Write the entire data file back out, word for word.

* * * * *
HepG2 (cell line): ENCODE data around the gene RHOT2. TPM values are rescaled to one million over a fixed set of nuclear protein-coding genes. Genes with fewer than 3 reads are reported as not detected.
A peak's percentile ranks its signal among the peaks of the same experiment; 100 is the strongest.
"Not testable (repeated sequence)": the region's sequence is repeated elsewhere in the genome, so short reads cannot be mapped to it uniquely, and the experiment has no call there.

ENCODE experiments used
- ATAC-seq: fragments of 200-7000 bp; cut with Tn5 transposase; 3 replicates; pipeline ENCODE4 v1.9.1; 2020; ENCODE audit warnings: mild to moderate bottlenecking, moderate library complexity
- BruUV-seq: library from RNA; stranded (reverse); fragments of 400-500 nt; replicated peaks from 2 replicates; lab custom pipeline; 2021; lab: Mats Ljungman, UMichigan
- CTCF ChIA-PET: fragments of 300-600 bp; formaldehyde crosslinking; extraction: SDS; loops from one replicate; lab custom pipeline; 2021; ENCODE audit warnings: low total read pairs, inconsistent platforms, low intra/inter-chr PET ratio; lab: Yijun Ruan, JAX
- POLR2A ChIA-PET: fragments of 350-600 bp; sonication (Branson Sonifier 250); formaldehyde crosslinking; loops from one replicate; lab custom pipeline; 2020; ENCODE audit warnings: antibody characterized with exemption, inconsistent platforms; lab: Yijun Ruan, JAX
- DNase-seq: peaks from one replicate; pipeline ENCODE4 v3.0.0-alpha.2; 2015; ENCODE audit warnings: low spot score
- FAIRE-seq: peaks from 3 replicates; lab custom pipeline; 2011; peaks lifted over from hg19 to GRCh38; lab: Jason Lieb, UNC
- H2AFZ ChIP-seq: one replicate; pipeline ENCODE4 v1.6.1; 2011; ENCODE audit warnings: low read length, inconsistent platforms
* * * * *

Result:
HepG2 (cell line): ENCODE data around the gene RHOT2. TPM values are rescaled to one million over a fixed set of nuclear protein-coding genes. Genes with fewer than 3 reads are reported as not detected.
A peak's percentile ranks its signal among the peaks of the same experiment; 100 is the strongest.
"Not testable (repeated sequence)": the region's sequence is repeated elsewhere in the genome, so short reads cannot be mapped to it uniquely, and the experiment has no call there.

ENCODE experiments used
- ATAC-seq: fragments of 200-7000 bp; cut with Tn5 transposase; 3 replicates; pipeline ENCODE4 v1.9.1; 2020; ENCODE audit warnings: mild to moderate bottlenecking, moderate library complexity
- BruUV-seq: library from RNA; stranded (reverse); fragments of 400-500 nt; replicated peaks from 2 replicates; lab custom pipeline; 2021; lab: Mats Ljungman, UMichigan
- CTCF ChIA-PET: fragments of 300-600 bp; formaldehyde crosslinking; extraction: SDS; loops from one replicate; lab custom pipeline; 2021; ENCODE audit warnings: low total read pairs, inconsistent platforms, low intra/inter-chr PET ratio; lab: Yijun Ruan, JAX
- POLR2A ChIA-PET: fragments of 350-600 bp; sonication (Branson Sonifier 250); formaldehyde crosslinking; loops from one replicate; lab custom pipeline; 2020; ENCODE audit warnings: antibody characterized with exemption, inconsistent platforms; lab: Yijun Ruan, JAX
- DNase-seq: peaks from one replicate; pipeline ENCODE4 v3.0.0-alpha.2; 2015; ENCODE audit warnings: low spot score
- FAIRE-seq: peaks from 3 replicates; lab custom pipeline; 2011; peaks lifted over from hg19 to GRCh38; lab: Jason Lieb, UNC
- H2AFZ ChIP-seq: one replicate; pipeline ENCODE4 v1.6.1; 2011; ENCODE audit warnings: low read length, inconsistent platforms